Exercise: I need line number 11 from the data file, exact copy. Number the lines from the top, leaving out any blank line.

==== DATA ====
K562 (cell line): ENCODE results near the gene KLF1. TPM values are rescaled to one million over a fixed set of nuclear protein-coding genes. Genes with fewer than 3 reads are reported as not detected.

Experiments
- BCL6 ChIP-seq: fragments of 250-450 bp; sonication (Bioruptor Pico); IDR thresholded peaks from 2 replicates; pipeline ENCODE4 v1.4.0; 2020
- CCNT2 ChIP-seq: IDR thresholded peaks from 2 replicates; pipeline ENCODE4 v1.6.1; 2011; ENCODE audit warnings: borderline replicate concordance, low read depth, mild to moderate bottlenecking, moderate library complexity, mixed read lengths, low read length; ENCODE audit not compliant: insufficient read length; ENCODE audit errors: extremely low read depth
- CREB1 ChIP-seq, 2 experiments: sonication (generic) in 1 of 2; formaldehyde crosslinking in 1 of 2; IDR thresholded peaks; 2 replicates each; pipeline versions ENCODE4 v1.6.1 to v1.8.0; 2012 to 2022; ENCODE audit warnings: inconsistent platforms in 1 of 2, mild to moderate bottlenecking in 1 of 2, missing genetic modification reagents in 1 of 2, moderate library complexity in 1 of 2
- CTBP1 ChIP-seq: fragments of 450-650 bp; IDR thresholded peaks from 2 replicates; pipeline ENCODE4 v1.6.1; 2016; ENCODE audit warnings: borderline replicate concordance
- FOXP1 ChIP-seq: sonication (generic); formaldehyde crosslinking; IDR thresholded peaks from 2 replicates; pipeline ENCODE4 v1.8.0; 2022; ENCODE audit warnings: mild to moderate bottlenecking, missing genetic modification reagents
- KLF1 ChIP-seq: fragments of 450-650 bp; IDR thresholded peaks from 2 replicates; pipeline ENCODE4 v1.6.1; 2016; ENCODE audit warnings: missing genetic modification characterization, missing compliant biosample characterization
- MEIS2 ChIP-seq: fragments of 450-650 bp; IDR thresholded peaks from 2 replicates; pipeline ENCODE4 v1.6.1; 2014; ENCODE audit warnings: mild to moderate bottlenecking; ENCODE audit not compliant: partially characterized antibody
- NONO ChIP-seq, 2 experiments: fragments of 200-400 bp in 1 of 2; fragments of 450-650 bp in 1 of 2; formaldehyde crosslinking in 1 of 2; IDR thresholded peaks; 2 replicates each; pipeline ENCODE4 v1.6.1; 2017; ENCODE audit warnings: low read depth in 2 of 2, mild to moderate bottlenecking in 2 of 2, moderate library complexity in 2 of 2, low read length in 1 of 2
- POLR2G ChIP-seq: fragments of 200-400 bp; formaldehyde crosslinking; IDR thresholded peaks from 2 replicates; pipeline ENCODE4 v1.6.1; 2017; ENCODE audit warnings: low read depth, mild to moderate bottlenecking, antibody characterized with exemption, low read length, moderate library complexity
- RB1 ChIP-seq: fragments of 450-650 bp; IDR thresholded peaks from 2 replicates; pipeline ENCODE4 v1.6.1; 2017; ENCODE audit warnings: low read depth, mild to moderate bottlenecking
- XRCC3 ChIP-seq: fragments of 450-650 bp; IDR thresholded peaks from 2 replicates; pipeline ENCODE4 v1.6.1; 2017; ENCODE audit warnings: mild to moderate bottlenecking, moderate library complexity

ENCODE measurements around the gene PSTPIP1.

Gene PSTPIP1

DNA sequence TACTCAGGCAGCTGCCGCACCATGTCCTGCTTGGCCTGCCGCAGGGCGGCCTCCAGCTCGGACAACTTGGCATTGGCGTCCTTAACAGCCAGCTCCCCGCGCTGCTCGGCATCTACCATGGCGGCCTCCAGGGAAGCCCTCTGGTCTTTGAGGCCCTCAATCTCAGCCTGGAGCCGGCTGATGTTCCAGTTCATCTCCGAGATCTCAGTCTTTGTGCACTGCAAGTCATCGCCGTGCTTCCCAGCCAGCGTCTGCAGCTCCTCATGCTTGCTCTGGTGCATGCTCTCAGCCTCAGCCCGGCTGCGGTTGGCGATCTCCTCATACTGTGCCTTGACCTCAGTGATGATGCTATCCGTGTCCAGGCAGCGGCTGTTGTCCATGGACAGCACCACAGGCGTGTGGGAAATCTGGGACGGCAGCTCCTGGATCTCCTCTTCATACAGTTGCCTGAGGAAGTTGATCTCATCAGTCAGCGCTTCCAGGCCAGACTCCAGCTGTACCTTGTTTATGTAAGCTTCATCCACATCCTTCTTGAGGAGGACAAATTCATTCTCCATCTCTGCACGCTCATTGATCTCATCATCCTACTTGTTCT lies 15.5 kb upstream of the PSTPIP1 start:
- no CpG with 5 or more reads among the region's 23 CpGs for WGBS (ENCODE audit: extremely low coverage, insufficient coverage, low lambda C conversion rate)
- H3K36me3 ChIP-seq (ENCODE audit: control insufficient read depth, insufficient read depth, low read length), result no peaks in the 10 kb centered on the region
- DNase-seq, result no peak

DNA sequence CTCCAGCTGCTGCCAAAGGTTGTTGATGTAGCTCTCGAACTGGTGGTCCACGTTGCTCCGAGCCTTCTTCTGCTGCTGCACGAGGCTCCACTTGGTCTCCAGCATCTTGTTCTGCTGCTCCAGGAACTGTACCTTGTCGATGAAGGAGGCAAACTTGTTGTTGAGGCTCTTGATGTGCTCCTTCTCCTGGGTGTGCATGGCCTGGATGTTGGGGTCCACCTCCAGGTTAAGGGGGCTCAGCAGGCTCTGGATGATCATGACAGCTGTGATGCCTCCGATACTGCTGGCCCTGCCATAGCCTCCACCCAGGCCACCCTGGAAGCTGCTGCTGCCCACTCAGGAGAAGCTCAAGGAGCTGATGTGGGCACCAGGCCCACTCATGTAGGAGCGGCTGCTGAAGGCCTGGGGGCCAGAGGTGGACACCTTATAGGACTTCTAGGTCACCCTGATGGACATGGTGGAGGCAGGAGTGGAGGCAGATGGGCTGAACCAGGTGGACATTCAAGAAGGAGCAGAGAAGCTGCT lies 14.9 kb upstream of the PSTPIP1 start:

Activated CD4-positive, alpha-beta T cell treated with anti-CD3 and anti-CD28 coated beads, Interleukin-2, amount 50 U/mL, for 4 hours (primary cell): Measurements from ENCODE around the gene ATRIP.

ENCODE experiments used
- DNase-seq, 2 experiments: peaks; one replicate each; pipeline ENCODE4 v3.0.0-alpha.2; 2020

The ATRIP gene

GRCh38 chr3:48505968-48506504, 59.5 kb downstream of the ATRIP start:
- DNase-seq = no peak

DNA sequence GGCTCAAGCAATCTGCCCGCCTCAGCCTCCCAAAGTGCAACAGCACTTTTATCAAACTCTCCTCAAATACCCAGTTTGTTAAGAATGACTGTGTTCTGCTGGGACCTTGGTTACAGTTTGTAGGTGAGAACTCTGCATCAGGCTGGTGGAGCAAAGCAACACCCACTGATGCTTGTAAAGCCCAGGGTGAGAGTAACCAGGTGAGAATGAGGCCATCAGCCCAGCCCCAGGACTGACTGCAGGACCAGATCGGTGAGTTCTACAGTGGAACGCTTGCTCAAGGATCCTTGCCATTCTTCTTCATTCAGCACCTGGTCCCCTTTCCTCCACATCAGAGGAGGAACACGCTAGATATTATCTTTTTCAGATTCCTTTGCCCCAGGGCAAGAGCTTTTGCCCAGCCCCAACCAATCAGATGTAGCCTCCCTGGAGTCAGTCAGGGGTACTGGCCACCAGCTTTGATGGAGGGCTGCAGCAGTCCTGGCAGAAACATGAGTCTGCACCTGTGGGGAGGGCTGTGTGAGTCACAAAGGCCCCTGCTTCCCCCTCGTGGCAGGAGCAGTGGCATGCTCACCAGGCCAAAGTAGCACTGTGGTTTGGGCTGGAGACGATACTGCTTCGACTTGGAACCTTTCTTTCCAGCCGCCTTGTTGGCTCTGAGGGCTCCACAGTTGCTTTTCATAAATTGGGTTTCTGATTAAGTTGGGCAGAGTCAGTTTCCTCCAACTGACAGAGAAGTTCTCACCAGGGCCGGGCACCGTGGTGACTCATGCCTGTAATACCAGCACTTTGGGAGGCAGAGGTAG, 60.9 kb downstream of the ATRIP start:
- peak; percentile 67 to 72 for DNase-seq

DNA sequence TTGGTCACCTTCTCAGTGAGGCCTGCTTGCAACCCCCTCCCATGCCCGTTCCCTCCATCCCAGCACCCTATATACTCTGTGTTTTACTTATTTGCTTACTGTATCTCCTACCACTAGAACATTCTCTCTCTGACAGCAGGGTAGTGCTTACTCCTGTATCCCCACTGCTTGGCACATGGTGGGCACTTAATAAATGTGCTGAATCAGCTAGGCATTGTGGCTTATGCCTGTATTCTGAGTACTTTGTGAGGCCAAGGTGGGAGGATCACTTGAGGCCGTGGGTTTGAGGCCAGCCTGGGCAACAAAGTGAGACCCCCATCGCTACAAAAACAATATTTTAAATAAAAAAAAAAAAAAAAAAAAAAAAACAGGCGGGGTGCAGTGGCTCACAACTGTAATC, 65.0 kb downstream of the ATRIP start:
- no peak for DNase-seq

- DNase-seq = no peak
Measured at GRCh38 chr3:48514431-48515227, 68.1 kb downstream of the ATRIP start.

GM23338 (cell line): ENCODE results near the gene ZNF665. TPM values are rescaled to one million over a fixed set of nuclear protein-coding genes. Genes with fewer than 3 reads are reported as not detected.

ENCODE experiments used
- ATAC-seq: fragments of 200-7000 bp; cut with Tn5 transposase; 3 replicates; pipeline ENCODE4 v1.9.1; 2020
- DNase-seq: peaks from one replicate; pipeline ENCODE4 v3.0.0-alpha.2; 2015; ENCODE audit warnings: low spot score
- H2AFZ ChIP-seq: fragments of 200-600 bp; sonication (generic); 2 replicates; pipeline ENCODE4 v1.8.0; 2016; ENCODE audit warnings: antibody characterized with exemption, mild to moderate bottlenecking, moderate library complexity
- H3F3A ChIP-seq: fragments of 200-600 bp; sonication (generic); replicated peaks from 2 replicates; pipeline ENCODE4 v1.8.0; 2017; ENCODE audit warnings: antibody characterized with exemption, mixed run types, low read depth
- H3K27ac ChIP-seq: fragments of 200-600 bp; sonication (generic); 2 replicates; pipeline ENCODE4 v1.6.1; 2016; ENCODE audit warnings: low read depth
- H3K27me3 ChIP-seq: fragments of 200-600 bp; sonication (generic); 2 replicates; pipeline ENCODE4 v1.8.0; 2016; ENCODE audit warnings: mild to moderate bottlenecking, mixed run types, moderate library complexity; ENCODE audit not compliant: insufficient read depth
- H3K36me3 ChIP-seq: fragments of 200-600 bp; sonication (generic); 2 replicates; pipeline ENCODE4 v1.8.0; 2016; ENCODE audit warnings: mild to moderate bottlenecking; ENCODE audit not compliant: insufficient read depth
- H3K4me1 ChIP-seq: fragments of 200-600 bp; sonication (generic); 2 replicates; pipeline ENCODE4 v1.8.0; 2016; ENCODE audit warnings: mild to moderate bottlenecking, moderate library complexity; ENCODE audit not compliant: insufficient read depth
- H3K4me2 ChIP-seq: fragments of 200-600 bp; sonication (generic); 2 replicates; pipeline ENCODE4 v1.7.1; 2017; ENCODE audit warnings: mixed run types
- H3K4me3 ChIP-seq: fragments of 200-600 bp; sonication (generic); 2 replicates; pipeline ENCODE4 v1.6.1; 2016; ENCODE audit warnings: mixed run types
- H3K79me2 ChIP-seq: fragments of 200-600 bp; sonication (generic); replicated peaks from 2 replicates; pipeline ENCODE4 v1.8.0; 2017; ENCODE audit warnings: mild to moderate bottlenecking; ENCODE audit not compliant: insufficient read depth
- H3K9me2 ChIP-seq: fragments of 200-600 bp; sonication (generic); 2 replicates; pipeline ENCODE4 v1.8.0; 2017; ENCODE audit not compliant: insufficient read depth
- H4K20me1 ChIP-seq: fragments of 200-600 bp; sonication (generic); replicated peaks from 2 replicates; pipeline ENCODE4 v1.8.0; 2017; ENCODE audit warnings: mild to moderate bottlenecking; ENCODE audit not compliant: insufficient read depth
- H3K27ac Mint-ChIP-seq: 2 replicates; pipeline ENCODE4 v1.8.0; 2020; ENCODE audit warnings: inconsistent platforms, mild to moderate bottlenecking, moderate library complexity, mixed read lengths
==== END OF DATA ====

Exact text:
- POLR2G ChIP-seq: fragments of 200-400 bp; formaldehyde crosslinking; IDR thresholded peaks from 2 replicates; pipeline ENCODE4 v1.6.1; 2017; ENCODE audit warnings: low read depth, mild to moderate bottlenecking, antibody characterized with exemption, low read length, moderate library complexity